Taking Charge with Nurse Leader Education

April 1, 2021
April 1, 2021

This is a partner guest blog from Pat Patton, VP, Clinical Health Initiatives (CHI), discussing challenges that frontline nurse leaders face today.

If organizations need compelling reasons to invest in their nurses, they need look no further than the extensive research showing that developing nurses as leaders leads to improvements in employee satisfaction and increases the quality of care, says Pat Patton of Vice President of Nursing Operations of CHI.

While increasing the quality of care provided is reason enough to offer nurse leadership training, it is also important to acknowledge several factors that are driving the need for more efficient and more targeted leadership development among charge nurses:

  • Healthcare Staffing Resources—fewer layers of middle management mean that most nurses are their own managers.
  • Workforce changes—an aging workforce means more skilled nurses are retiring, creating a workforce of newer graduates that have less career experience.
  • Quality of care—critical access hospitals are less likely to have an ICU and also statistically have higher mortality rates, more falls, and more frequent cases of pneumonia and infections all of which point to a need for better trained nurses.
  • Payment changes—the movement of an entire healthcare system from volume-based to value-based means a shift in better care, not simply more patients.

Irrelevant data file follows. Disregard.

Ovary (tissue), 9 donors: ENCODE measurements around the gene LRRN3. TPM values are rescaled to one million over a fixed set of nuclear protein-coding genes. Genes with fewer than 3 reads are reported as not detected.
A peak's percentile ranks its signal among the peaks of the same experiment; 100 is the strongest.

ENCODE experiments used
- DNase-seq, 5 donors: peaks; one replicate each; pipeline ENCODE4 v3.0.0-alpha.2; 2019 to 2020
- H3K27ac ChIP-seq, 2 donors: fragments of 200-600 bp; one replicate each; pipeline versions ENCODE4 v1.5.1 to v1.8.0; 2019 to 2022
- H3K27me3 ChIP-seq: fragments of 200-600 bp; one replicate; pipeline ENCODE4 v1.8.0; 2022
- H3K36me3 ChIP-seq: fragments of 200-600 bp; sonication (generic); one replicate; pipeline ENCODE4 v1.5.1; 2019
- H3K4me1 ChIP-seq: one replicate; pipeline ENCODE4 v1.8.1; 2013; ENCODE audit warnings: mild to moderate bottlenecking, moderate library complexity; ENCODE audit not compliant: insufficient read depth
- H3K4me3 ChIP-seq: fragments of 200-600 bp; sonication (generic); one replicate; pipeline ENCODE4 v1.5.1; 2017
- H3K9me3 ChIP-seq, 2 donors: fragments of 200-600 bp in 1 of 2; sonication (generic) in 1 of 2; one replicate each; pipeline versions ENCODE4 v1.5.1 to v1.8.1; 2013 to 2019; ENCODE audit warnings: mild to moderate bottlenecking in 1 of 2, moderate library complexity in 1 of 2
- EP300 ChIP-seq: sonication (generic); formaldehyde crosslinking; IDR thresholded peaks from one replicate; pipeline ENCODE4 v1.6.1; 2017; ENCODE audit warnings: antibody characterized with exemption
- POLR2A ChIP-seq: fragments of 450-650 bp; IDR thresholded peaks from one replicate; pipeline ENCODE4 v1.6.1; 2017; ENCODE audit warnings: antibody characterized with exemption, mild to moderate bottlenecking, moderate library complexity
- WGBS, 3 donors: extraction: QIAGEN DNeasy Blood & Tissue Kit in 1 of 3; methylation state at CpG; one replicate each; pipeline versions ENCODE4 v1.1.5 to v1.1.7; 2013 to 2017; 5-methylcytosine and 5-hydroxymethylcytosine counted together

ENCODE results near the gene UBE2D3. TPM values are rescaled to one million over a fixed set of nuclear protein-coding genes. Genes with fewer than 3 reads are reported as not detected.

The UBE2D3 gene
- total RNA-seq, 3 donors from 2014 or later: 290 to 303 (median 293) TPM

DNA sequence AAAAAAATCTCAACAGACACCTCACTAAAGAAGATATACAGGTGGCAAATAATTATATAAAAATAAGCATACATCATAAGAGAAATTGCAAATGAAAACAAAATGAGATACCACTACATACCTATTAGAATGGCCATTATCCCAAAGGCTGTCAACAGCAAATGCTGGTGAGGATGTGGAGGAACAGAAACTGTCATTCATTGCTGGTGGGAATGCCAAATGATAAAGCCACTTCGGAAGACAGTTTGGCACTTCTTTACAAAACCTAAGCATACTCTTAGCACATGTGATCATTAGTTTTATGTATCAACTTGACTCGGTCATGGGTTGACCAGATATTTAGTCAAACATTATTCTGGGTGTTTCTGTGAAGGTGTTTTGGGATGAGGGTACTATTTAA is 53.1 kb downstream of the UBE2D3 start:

• Demographic swings—nursing shortages combined with increasingly high demand for care mean nurses can pick the best work environments and will look for professional development opportunities when choosing an employer.

HealthStream’s Frontline Nurse Leader: A Charge Nurse Program is an online program designed by clinicians at CHI with training expertise from HealthStream that efficiently provides engaging and relevant training for charge nurses, team leaders, shift leaders, and house supervisors. The training leans heavily on real-life case studies and practical applications at the department level in these six modules:

  • Communication
  • Finance
  • Resource management
  • Clinical,  technical and regulatory
  • Safety
  • Career issues in nursing

Developing the leadership skills of a charge nurse in a methodical measured way using relevant, engaging content that is practical and evidence-based leads to  greater employee satisfaction all around while also raising the quality of care and patient satisfaction.

Your nurses need you to invest in them, your patients need the best trained staff you can afford to provide, and your hospital needs a plan to develop a leadership track for nurses.

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